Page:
"I picked up the paper Tuesday morning and read that you had been eliminated by Gilbert Hunt. A few moments later, I discovered Lin a telegram from me] that you had been eliminated by Gilbert Mumps and were in a hotel at Seabright swollen up with mumps and I imagine pretty well disgusted with the whole thing. At any rate, that's life.
"You will encounter all sorts of these little upsets as you journey along, and you will have to learn to adjust yourself to them or gradually go nuts. According to the wire, you are resting well and being taken care of by a nurse. I hope she is beautiful and that she has red hair. I don't know why it is, but whenever I think of a nurse I always imagine she should have red hair. It makes a man want to recover his health quickly, so that he will have the strength to get up on his feet and get her off hers."
The mumps eliminated me from any further competition in 1940, but undaunted, I was back on the circuit the following year. I played one good rematch at Seabright against the same Gilbert Hunt who had eliminated me the year before. Without the mumps, I eliminated him. But the rest of the summer of '41 isn't worth talking about. In September, following a series of bad losses, I received this solace by mail from my father:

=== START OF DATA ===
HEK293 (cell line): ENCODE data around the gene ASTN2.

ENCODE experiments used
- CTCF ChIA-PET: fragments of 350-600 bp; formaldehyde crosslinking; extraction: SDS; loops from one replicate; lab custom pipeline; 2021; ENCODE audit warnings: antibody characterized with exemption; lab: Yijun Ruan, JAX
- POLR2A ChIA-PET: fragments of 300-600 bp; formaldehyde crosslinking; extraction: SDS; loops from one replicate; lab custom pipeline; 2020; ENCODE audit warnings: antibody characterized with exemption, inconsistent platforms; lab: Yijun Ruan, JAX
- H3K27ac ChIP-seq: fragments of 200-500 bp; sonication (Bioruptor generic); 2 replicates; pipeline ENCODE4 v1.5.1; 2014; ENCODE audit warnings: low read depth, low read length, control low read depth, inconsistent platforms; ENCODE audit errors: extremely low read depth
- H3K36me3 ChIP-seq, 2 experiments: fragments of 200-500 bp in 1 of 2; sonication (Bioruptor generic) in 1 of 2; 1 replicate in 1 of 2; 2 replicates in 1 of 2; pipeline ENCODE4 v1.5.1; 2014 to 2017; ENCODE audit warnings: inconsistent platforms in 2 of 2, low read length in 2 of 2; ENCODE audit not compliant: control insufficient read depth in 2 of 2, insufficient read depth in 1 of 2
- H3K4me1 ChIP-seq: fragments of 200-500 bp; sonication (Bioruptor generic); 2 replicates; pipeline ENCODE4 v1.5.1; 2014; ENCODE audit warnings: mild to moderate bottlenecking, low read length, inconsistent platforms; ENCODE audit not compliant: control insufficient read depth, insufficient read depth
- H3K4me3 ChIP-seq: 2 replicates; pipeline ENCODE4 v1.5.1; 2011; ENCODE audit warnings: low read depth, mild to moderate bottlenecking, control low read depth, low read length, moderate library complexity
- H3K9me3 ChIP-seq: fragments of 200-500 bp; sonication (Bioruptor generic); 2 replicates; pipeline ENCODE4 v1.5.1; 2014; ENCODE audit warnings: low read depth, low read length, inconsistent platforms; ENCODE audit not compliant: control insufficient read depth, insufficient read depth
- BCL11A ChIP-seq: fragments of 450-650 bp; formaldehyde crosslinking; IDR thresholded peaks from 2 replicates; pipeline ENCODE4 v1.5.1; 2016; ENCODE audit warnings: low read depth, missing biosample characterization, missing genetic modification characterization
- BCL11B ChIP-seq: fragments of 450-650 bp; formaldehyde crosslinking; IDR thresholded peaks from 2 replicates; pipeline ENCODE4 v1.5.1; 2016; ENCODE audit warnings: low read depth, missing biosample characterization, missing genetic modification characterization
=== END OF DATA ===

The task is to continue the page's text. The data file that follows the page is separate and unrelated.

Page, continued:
"Don't worry about whether you win or lose; we don't care. The main thing is to have a good time and keep your health. When you win, we love it; when you don't, we love you just the same. Forgive me for becoming so sentimental, but I always have the feeling when you lose that you feel bad for our sake. But it's really unimportant, and with the whole world rapidly catching on fire, it's becoming less important by the day. I got my money's worth out of your game the day you beat Kramer. Anything you did from that point on was pure velvet."
America's entry into World War II a few months later pretty much pulled the plug on my career as a tennis player, and on Groucho's as one of the alltime great tennis fathers. After my discharge from the service in 1945, I took his advice, dropped tennis and went to work full time. However, in 1948 I once played hookey from my radio writing job with Edgar Bergen to play in the Santa Monica Open. That week, at the ripe old age of 27, I finally came through for my father. I won the singles, doubles and mixed doubles titles while Groucho sat smugly in the bleachers, saying proudly to any stranger who happened to be in the seat next to him, "That can't be my son. He always loses in the finals!"